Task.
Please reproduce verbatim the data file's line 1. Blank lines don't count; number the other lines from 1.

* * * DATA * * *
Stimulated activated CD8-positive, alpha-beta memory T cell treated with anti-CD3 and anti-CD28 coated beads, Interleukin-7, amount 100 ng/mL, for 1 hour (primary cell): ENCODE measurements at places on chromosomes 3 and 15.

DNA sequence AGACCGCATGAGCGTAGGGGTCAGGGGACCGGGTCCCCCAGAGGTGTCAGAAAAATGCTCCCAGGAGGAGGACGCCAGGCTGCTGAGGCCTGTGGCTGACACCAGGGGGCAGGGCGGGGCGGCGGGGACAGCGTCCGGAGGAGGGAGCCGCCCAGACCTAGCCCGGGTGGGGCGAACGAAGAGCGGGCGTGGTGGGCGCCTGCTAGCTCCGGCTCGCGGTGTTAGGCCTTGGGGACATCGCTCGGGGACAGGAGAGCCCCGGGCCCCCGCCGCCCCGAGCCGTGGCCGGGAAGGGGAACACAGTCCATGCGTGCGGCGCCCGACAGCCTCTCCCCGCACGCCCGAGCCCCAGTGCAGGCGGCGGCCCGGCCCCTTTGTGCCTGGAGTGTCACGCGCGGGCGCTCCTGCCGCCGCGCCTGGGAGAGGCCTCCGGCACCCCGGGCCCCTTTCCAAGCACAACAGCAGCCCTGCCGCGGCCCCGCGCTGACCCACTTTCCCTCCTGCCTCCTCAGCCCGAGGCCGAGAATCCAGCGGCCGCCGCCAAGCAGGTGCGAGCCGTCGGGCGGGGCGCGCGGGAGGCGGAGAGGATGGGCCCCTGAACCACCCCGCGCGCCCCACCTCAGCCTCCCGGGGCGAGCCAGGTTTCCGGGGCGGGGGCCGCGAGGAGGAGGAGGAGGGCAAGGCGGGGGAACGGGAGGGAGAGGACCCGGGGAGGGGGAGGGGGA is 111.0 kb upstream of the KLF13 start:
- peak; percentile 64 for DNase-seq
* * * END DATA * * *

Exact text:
Stimulated activated CD8-positive, alpha-beta memory T cell treated with anti-CD3 and anti-CD28 coated beads, Interleukin-7, amount 100 ng/mL, for 1 hour (primary cell): ENCODE measurements at places on chromosomes 3 and 15.